Stories for June 10, 2008
The July/August edition of
After decades of resisting adding fluoride to the water supply, San Diego city council members found themselves in a position where they could no longer say no. KPBS reporter Alison St John has more.
As tomatoes blush a deep red in farms and gardens throughout the country this week, growers are panicking that a 17-state salmonella outbreak linked to raw tomatoes could shrivel up their summer market.
Ichigo Kurosaki is a typical teenage boy. He fights with his dad, feels protective of his sisters, likes cool clothes... and oh did I mention, he also sees dead people. It's no big deal. Not like that kid in
The San Diego Metropolitan Transit System will get money to replace old buses. The money comes from a measure California voters approved in 2006. KPBS Reporter Ed Joyce has more.
A new Public Policy Institute report finds fourth-grade students who are struggling academically are more likely to fail California's High School Exit Exam. KPBS Reporter Ana Tintocalis has more.
How did bananas change the world? We speak to author Dan Koeppel about his new book Banana: The Fate of the Fruit That Changed the World. Koeppel discusses the different kinds of bananas, where they came from, and why there is concern about the frail plants survival.
Jill Kintner is one of the top female BMX riders in the world, and she will be representing the United States in the upcoming Olympics in Beijing. Host Tom Fudge speaks to Jill about her training, which is taking place at the U.S. Olympic Training Center in Chula Vista. We also speak to Jill about some of the specifics of the BMX event, which has been added to the Olympic program this year.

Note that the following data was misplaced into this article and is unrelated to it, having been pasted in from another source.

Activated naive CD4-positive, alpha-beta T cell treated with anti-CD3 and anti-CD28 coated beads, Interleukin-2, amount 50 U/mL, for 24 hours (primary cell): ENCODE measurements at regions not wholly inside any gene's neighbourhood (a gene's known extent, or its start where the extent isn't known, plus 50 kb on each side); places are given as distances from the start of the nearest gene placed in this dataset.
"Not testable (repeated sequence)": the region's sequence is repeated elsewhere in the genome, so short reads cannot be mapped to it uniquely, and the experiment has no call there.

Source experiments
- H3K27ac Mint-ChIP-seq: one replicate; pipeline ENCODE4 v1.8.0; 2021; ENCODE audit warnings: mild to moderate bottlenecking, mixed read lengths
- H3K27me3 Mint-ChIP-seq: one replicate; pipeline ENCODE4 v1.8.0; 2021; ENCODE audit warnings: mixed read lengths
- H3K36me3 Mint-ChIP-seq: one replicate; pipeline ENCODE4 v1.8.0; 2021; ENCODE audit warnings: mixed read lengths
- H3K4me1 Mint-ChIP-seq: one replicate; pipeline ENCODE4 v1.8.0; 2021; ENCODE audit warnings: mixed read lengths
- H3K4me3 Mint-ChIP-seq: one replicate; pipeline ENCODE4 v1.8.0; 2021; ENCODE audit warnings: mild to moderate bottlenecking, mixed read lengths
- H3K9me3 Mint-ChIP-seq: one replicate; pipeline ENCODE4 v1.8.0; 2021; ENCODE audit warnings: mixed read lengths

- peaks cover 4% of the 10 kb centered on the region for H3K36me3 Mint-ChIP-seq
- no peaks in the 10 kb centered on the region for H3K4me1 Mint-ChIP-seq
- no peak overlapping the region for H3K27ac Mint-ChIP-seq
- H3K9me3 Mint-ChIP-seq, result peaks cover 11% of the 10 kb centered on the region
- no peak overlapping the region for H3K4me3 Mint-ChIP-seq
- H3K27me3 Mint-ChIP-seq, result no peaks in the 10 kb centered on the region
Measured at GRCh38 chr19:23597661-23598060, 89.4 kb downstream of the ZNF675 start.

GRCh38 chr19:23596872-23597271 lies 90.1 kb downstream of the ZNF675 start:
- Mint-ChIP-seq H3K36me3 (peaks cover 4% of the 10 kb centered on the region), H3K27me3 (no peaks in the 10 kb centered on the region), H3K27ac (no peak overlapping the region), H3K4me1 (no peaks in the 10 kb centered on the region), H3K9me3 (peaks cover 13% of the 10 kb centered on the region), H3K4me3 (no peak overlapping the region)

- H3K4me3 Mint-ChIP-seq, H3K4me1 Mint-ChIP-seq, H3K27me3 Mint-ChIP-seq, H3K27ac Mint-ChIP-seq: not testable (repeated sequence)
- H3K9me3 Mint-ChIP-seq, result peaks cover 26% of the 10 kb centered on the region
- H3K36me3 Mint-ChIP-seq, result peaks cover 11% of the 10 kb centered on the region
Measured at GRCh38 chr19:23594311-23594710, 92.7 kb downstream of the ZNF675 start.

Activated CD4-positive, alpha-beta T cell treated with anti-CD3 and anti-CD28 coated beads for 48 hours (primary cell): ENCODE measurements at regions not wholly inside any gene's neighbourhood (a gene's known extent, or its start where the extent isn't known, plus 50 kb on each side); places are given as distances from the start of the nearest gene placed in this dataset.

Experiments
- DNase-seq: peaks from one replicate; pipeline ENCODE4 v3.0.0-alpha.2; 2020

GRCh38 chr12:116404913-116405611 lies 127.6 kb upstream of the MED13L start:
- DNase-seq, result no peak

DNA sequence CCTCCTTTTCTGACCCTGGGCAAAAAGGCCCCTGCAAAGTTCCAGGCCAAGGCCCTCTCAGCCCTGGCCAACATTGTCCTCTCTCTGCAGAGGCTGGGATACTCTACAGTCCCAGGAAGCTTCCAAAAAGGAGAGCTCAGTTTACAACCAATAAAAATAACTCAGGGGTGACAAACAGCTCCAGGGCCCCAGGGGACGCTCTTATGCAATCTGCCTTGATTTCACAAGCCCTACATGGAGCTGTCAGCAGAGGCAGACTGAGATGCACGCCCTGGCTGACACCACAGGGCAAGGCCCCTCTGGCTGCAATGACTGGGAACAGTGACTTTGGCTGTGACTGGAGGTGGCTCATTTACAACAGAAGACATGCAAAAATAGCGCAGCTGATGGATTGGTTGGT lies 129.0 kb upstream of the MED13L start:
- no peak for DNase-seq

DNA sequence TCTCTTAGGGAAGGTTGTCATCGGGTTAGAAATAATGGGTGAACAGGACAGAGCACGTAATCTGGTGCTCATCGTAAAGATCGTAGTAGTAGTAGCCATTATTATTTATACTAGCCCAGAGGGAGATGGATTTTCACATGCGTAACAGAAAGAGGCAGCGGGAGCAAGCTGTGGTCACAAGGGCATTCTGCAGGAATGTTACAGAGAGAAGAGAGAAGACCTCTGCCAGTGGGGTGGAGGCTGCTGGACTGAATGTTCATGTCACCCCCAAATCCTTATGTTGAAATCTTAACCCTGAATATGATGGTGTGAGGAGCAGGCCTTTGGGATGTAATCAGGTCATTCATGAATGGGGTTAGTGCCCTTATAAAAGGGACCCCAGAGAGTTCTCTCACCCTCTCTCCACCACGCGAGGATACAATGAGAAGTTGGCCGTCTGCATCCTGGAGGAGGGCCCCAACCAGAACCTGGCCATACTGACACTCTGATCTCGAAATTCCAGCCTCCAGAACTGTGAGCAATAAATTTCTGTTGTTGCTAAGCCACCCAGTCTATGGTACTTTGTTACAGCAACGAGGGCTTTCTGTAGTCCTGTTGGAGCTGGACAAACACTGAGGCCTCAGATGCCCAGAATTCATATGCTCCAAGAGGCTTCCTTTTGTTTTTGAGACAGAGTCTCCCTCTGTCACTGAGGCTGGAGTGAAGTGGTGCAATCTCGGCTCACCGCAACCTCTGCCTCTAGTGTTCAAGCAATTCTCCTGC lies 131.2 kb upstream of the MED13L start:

What kind of a city councilman will Carl DeMaio be? Host Tom Fudge speaks to DeMaio, who won the District 5 race outright in the June 3 primary, about his goals for the council. We also get DeMaio's thoughts on the role of the mayor and city attorney, and how he would like to reform San Diego City Hall.
Author John Perkins stirred up controversy with his first book, "Confessions of an Economic Hit Man", which went on to become a New York Times bestseller. Now Perkins is at it again with "The Secret History of the American Empire", which further explores America's influence on the global economy. We speak with Perkins about the concept of "corporatocracy", and why he says the wars in Vietnam and Iraq have benefited big business.
This year marks the 50th anniversary of Ilan-Lael, the home and art studio of San Diego artist James Hubbell. The property was damaged in the 2003 Cedar fire but has been rebuilt and is now undergoing historical designation review by San Diego County. We'll talk with James Hubbell and his architect son, Drew, about connecting nature and art with architecture.
Republican leaders in the US House want to revamp the party image in order to stave off a Democratic landslide this year. San Diego Republicans say the agenda is just fine. Matt Laslo reports from Washington.
Four years ago, San Francisco Mayor Gavin Newsome ignited a political fire storm by when he approved same sex marriages in the city. The action galvanized conservatives around the country and led a number of states to pass laws banning same sex marriage. And some political analysts say same sex marriage was the issue that cost John Kerry the White House in 2004.